There are two kinds of togarashi or chili pepper powder at your Japanese store, too! The basic togarashi is just the chili flakes, otherwise known as a single spice togarashi. The more flavorful version of the togarashi is the 7-spice blend or nanami togarashi which combines the chili powder, black and white sesame seeds, dried orange peel, ground pepper, ground ginger, and nori flakes. If you can get your hands on the chili powder, even this you can make at home! Just combine the chili powder, toasted sesame seeds, ground pepper, ground ginger, nori flakes, and the zest of an orange to make your version that you can store and keep. 

home made furikake
We made our own furikake at home!
Photo by Roselle Miranda

The popularity of furikake, a popular rice topping even before the sushi bake trend reached its summit, was already making packets of this rice seasoning a rare find. However, did you know it’s easy to make your own? To make a homemade chicken furikake, you’ll need to combine about 1 teaspoon sesame seeds, toasted, 1 to 2 aji nori sheets, cut into small strips, 1 chicken bouillon cube, crushed, and togarashi or chili powder to taste. That’s it! 


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You have no excuse to put off making this delicious do-it-yourself sushi bake! While fresh fish will always trump the canned version and there are certain ingredients you cannot do without, this is the easy version that you can make with worrying about where to find the harder-to-find ingredients.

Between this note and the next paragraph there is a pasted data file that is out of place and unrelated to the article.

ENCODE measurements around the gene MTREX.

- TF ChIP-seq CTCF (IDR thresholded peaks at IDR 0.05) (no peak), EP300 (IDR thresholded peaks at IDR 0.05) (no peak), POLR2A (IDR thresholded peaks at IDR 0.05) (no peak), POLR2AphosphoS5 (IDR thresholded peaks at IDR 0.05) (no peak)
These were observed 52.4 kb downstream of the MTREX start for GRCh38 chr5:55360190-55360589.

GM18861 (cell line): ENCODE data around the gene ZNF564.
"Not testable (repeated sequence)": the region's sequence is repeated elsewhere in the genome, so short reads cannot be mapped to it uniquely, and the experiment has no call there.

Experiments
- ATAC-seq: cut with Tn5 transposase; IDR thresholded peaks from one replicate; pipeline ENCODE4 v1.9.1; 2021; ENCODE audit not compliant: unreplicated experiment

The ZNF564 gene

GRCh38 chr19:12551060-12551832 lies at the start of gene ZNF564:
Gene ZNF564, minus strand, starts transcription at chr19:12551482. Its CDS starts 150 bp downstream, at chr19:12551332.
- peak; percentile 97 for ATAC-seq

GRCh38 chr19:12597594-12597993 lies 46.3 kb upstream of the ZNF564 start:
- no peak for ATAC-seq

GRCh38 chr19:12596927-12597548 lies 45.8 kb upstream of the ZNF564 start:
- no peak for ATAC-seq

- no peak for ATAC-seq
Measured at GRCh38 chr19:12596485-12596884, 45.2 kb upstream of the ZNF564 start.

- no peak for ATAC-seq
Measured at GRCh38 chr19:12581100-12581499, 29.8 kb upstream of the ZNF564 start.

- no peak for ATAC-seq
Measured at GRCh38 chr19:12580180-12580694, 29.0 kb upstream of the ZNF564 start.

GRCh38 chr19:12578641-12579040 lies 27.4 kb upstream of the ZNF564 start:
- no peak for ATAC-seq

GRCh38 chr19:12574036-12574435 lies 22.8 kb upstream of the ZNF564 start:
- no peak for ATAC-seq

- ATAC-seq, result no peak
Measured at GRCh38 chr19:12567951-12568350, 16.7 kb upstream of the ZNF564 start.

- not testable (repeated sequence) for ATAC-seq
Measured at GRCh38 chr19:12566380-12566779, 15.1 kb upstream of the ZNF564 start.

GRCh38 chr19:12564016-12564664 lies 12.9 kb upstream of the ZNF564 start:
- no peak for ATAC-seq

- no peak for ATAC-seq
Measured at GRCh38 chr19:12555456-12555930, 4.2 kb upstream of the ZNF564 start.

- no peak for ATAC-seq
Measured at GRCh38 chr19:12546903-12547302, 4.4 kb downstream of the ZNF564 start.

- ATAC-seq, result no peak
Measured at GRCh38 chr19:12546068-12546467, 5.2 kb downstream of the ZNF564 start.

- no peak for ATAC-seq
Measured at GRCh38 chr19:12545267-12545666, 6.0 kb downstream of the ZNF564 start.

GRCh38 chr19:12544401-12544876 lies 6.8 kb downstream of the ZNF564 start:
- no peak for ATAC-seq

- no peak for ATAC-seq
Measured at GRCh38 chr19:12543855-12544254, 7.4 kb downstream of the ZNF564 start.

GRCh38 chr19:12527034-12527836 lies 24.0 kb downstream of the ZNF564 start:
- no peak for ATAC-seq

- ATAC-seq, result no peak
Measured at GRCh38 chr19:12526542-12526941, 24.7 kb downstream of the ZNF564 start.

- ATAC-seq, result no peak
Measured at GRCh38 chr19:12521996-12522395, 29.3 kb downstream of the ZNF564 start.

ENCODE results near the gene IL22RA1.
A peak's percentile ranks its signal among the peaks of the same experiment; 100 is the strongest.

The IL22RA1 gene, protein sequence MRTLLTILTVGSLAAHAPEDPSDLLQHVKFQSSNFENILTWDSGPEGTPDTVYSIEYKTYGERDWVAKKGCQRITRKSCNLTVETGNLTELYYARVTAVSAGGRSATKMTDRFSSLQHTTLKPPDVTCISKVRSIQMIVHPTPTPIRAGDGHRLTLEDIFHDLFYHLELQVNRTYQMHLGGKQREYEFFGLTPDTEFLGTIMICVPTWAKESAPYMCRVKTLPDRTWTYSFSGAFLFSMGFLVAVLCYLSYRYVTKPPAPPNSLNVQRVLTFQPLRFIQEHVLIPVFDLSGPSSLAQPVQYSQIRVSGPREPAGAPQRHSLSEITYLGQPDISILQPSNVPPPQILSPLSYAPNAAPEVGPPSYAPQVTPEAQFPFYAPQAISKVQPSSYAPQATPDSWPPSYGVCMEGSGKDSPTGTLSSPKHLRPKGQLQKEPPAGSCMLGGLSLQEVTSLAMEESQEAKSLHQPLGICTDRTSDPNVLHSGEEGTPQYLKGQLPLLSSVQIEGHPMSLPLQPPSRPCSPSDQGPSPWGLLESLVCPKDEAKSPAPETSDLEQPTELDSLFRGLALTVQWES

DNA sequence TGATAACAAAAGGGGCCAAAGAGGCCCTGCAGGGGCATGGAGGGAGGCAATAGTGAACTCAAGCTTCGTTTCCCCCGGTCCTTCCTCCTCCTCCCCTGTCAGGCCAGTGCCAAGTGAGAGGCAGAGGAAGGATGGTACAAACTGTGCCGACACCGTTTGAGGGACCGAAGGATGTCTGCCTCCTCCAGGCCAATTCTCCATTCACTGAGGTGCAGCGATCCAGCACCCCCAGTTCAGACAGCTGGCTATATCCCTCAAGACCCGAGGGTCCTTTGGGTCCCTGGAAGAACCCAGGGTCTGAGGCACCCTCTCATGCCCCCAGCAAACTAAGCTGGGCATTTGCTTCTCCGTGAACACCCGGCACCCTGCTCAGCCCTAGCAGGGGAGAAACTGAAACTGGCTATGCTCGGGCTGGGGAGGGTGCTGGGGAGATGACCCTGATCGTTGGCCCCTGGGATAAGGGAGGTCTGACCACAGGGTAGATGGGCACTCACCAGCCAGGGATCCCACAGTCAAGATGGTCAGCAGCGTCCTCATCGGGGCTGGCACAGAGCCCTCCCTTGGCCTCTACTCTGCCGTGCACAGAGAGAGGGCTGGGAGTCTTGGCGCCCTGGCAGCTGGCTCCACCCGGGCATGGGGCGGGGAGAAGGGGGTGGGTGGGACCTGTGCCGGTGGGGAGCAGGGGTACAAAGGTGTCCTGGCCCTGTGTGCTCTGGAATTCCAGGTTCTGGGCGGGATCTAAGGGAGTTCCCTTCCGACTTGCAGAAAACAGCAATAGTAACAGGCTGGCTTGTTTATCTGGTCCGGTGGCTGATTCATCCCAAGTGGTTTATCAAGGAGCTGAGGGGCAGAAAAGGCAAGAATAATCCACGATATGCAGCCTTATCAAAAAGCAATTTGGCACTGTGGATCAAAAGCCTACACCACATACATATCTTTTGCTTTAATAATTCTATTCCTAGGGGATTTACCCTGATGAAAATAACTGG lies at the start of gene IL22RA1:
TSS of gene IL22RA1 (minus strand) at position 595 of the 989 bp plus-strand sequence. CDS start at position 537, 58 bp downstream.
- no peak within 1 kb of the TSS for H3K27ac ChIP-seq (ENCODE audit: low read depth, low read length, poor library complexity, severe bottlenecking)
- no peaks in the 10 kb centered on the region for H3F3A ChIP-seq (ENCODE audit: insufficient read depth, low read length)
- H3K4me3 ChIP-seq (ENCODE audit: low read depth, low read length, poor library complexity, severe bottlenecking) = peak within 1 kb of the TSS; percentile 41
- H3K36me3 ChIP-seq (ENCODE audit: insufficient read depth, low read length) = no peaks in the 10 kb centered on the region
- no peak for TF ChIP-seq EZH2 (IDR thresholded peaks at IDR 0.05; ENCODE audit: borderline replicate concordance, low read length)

Here’s how we made this easy sushi bake recipe:  

Canned Tuna Sushi Bake Recipe

  • Takes 20 minutes
  • Makes 6 servings 
  • 2 cups Japanese rice, rinsed
  • 1 1/4 cups water
  • 4 tablespoons rice vinegar
  • 3 tablespoons granulated sugar
  • 1 teaspoon salt
  • 2 cans tuna in oil, drained well
  • 1/4 cup cream cheese, softened
  • 1/4 cup Japanese mayo, more for topping
  • 1 tablespoon gochujang or sriracha, or to taste, more for topping  
  • 1 tablespoon chicken furikake
  • 1/3 100-gram pack frozen ebiko or masago, thawed slightly  
  • Aji nori (salted nori), for serving
  • salt, to taste
  • ground black pepper, to taste 
  • 1 In a rice cooker, cook Japanese rice with water according to appliance instructions. Preheat oven to 350 degrees F (180 degrees C) if baking.  
  • Meanwhile, combine rice vinegar, sugar, and salt in a small bowl. When the rice is just cooked, pour this mixture over the cooked rice and toss to fluff the rice. Cover and let stand 10 minutes. 
  • Meanwhile, make the tuna filling: combine drained tuna, cream cheese, Japanese mayo, and gochujang in a medium bowl. Season to taste. (We found the Japanese mayo to be quite salty. We just added ground pepper.)   
  • When the rice is fluffy and cooked, start layering in a 7-by 5-inch baking dish: rice, furikake, canned tuna mix, and masago
  • If baking, place in the preheated oven and bake until heated through and the tuna mixture has browned spots. Remove from the oven. 
  • 6 Serve while still hot with nori sheets.   



Thinking about what to cook next? Join our Facebook group, Yummy Pinoy Cooking Club, to get more recipe ideas, share your own dishes, and find out what the rest of the community are making and eating!

Got your own version of the classic dishes? Pa-share naman! Get your recipe published on by submitting your recipe here!